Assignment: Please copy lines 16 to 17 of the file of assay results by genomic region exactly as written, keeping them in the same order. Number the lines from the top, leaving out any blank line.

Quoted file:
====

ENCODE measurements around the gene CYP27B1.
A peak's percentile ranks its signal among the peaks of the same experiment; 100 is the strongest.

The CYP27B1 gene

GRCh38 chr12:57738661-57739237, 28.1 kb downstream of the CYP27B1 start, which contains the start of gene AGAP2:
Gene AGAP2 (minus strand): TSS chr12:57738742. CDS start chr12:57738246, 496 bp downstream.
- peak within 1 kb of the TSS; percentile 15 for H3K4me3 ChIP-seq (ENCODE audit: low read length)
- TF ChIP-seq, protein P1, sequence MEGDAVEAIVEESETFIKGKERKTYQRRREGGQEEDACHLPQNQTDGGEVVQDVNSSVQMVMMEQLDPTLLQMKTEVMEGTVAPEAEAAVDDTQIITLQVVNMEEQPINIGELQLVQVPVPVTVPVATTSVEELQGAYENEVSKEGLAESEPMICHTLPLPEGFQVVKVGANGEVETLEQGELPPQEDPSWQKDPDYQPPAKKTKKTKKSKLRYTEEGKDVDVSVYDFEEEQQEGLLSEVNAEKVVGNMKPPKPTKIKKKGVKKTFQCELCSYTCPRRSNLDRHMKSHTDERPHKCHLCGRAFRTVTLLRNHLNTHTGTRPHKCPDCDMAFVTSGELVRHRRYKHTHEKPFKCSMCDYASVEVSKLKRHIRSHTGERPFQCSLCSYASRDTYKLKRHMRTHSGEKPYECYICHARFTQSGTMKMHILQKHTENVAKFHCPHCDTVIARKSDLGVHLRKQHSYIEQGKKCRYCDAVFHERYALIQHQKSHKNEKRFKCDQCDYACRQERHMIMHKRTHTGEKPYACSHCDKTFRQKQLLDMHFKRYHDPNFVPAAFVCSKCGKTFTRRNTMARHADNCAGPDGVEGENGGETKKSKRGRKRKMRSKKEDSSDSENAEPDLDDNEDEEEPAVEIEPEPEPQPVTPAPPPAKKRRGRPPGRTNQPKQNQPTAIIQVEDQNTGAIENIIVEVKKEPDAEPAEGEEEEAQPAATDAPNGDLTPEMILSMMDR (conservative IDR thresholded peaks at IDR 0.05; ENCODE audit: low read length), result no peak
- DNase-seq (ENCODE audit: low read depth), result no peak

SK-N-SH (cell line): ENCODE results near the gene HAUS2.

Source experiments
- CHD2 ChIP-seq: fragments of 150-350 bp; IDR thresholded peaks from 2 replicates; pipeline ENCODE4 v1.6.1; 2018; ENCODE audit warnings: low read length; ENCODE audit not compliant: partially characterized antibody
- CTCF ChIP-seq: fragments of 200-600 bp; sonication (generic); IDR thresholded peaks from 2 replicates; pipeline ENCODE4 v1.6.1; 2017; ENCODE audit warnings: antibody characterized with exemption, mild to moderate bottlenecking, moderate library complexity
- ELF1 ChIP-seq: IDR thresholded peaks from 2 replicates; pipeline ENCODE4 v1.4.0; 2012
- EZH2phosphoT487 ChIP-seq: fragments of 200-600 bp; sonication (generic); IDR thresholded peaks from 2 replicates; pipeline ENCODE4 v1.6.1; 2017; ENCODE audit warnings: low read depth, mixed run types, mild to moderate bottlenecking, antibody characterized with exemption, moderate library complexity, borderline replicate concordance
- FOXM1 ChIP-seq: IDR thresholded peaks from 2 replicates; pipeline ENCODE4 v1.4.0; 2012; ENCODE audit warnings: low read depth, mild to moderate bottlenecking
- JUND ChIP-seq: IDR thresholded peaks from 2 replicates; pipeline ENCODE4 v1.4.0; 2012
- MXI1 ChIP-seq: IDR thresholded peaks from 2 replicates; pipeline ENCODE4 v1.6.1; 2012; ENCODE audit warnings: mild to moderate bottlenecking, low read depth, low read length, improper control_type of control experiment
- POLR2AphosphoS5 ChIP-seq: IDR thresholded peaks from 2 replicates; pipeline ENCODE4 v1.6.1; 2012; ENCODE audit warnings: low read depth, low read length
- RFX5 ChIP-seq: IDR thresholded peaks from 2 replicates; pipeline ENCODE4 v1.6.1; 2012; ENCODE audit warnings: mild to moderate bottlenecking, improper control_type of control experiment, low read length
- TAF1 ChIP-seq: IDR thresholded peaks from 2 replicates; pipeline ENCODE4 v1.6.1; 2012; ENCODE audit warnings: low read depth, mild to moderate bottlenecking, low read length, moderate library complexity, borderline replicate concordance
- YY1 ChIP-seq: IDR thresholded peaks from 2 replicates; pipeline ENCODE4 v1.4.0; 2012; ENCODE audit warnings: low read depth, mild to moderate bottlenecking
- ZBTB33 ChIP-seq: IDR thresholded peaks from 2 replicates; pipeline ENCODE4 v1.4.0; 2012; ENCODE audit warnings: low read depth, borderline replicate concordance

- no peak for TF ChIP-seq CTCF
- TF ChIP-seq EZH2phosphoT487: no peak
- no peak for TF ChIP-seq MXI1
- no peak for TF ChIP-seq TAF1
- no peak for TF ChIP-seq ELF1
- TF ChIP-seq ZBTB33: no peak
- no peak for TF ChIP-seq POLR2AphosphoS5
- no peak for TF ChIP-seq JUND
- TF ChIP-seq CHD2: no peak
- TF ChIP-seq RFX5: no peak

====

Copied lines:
- JUND ChIP-seq: IDR thresholded peaks from 2 replicates; pipeline ENCODE4 v1.4.0; 2012
- MXI1 ChIP-seq: IDR thresholded peaks from 2 replicates; pipeline ENCODE4 v1.6.1; 2012; ENCODE audit warnings: mild to moderate bottlenecking, low read depth, low read length, improper control_type of control experiment